Any bright ideas on doing covered wagon, etc., while still maintaining a "nice" appearance? I am trying to look forward to the winter for my front-yard garden....

And Boffer -- I had grand plans for trying to let my carrots go, but they started to flower on me, so I pulled them all yesterday. Here's hoping I can get some parsnips going in the semi-shade of my tomatillos.
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Re: overwintering vegetables

Post  boffer on 8/28/2010, 10:21 am

@Megan wrote:Any bright ideas on doing covered wagon, etc., while still maintaining a "nice" appearance?

Hit the farm auctions for a few wagon wheels to lean against the covered boxes. Maintain a sense of landscaping continuity! Add a piece of chain saw artwork as well Razz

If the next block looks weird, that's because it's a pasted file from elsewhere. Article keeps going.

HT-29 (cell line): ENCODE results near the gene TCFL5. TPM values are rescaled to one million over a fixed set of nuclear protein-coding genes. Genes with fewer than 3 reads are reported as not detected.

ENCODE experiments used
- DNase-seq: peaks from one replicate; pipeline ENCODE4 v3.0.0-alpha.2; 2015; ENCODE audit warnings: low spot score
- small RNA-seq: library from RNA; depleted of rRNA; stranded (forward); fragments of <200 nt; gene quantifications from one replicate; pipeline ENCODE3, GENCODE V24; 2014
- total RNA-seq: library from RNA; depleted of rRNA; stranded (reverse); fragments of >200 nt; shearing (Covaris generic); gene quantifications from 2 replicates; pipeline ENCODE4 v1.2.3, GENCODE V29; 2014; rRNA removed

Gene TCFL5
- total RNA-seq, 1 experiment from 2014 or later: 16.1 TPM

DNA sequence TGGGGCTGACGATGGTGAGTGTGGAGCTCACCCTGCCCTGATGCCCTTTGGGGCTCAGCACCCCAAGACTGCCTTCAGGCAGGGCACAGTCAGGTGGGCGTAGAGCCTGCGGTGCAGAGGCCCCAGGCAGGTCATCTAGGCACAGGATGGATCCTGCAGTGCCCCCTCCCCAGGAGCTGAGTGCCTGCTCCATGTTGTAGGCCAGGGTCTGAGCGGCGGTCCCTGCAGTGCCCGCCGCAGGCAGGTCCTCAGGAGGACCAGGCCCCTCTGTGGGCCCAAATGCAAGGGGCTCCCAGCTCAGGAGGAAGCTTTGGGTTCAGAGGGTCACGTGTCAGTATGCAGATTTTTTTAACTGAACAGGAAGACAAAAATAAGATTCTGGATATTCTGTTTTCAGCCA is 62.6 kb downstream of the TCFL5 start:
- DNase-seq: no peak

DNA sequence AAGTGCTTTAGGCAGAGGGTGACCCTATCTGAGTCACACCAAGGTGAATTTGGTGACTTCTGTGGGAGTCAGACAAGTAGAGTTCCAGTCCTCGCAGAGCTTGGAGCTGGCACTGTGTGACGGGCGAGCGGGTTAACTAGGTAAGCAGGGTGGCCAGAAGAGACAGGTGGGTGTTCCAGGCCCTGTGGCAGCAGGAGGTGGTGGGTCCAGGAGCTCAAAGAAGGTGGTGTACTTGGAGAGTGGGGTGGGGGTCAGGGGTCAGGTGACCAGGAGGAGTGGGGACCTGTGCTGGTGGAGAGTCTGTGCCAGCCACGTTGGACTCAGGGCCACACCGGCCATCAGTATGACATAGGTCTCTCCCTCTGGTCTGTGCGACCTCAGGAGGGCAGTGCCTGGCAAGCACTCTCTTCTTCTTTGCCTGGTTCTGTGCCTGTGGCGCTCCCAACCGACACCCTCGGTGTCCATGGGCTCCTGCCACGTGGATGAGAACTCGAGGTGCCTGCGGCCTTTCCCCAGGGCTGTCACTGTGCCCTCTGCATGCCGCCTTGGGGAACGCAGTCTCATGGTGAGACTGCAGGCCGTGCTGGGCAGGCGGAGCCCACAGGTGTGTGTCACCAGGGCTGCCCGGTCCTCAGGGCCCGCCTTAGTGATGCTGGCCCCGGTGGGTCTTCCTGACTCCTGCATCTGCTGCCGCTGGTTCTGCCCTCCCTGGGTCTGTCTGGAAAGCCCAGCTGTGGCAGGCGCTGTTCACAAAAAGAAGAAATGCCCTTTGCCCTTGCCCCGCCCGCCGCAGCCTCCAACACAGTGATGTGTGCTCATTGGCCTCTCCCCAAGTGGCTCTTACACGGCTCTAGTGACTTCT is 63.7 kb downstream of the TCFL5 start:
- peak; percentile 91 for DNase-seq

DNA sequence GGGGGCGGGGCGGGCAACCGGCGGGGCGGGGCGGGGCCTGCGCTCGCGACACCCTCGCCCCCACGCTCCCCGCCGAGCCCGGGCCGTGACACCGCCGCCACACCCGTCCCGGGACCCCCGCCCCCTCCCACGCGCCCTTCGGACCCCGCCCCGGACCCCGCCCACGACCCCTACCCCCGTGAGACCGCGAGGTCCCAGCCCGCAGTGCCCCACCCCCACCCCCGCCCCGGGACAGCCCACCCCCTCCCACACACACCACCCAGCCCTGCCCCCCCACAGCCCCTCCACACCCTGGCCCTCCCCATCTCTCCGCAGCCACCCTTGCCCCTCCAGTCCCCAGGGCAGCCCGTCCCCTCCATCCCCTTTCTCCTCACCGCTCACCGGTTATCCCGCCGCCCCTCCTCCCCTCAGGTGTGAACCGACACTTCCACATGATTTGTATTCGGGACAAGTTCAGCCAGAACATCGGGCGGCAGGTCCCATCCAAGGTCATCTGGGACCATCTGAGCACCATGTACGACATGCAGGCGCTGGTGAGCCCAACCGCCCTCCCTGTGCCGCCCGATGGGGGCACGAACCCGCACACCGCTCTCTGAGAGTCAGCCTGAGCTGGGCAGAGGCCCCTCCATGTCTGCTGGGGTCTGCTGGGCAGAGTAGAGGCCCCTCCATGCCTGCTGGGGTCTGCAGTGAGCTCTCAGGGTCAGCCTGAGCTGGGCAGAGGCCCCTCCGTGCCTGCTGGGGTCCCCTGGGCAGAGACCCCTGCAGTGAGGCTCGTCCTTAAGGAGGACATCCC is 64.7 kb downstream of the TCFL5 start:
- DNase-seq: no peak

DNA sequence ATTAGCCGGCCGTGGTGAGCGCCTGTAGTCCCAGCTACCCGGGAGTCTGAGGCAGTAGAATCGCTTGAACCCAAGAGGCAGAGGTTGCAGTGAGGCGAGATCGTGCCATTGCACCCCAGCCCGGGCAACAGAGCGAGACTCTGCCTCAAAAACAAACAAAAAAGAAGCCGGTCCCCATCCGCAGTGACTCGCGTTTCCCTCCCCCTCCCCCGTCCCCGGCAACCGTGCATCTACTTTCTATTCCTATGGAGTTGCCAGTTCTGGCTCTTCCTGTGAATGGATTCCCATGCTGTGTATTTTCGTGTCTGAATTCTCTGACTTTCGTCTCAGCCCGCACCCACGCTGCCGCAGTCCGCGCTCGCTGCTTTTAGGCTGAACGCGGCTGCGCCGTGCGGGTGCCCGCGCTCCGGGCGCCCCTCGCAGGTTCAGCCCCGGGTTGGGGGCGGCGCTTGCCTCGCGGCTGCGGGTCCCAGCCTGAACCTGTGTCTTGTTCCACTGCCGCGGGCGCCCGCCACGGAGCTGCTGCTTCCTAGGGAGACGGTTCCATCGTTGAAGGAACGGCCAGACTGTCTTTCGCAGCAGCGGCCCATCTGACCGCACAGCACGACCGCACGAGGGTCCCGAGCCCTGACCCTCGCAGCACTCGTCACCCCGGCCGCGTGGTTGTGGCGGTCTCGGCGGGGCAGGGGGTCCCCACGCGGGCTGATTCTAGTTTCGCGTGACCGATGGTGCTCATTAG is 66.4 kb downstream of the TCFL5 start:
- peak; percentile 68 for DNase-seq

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Re: overwintering vegetables

Post  Megan on 8/28/2010, 10:31 am

Oh dear!
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moon phase gardening

Post  sunfl0wer on 8/29/2010, 1:32 am

Has anyone tried that kind of gardening in this group? If so, which moon calendar are you following. I am new to this and just collecting information.

I'll plant some carrot, rutabagas, garlic, and onions, soon.

I like your idea of the decorating with an old wheel :o)

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winter gardening

Post  sunfl0wer on 8/29/2010, 1:34 am

Do you all have a separate winter box for gardening like he suggested in his latest book?

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greenhouse gardening

Post  sunfl0wer on 8/29/2010, 1:38 am

Will you do it square foot gardening style? in boxes, under growing lights? I have a 7.5 x8foot house and want to try some greens in there this winter. Hoping to order some growing lights the upcoming month.